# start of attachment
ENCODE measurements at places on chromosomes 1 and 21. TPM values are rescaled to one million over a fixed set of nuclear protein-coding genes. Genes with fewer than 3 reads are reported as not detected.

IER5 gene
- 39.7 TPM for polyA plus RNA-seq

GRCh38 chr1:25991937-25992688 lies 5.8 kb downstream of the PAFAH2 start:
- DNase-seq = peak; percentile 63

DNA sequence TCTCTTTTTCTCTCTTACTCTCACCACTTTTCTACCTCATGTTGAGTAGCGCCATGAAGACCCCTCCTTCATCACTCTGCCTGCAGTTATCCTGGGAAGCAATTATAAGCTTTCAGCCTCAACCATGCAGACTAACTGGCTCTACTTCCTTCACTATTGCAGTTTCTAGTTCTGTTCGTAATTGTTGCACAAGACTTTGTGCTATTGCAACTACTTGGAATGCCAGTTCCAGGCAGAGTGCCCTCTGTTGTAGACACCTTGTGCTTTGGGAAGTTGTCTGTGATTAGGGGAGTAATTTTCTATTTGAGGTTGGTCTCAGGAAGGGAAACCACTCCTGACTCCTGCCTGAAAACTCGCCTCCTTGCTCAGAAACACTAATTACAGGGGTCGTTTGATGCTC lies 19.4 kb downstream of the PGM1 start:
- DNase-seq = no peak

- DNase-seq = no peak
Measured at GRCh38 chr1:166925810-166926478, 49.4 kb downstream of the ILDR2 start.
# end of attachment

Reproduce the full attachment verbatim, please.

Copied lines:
ENCODE measurements at places on chromosomes 1 and 21. TPM values are rescaled to one million over a fixed set of nuclear protein-coding genes. Genes with fewer than 3 reads are reported as not detected.

IER5 gene
- 39.7 TPM for polyA plus RNA-seq

GRCh38 chr1:25991937-25992688 lies 5.8 kb downstream of the PAFAH2 start:
- DNase-seq = peak; percentile 63

DNA sequence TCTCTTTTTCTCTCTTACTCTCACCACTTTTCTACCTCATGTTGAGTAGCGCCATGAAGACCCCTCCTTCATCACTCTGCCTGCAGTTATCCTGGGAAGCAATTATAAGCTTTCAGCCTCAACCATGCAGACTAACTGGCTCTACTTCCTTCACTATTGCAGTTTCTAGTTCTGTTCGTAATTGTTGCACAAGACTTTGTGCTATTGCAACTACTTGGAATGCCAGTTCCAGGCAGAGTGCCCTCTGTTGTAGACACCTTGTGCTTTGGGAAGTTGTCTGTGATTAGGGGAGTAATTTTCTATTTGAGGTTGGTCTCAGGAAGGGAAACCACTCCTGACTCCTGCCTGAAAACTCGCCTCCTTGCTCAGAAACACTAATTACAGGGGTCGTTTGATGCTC lies 19.4 kb downstream of the PGM1 start:
- DNase-seq = no peak

- DNase-seq = no peak
Measured at GRCh38 chr1:166925810-166926478, 49.4 kb downstream of the ILDR2 start.